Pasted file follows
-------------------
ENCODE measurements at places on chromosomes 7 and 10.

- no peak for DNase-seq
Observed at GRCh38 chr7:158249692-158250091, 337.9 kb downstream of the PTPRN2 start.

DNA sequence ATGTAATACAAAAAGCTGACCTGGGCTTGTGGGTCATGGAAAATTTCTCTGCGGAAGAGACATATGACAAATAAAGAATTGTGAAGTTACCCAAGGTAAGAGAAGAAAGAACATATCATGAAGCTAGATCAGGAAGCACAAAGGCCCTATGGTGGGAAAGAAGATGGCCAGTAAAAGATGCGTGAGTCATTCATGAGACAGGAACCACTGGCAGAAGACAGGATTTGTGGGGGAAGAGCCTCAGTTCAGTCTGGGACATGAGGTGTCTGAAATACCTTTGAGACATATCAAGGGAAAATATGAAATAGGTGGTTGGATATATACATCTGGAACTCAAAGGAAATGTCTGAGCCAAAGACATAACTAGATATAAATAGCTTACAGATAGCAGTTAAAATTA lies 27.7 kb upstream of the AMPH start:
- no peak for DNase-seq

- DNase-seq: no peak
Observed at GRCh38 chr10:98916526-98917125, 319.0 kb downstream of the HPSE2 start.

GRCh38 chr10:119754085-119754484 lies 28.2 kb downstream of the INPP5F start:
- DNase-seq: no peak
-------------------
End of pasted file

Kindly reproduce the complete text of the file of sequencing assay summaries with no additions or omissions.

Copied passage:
ENCODE measurements at places on chromosomes 7 and 10.

- no peak for DNase-seq
Observed at GRCh38 chr7:158249692-158250091, 337.9 kb downstream of the PTPRN2 start.

DNA sequence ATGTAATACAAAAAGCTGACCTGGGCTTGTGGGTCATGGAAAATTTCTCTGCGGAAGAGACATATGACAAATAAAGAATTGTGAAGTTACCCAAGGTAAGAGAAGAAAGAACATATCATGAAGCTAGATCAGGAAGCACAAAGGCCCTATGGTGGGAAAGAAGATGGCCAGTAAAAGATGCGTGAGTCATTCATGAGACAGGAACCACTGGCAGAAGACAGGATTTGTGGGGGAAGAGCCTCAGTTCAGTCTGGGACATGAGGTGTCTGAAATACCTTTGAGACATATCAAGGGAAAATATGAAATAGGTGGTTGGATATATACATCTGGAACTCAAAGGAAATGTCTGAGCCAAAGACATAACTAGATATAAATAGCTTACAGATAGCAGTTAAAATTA lies 27.7 kb upstream of the AMPH start:
- no peak for DNase-seq

- DNase-seq: no peak
Observed at GRCh38 chr10:98916526-98917125, 319.0 kb downstream of the HPSE2 start.

GRCh38 chr10:119754085-119754484 lies 28.2 kb downstream of the INPP5F start:
- DNase-seq: no peak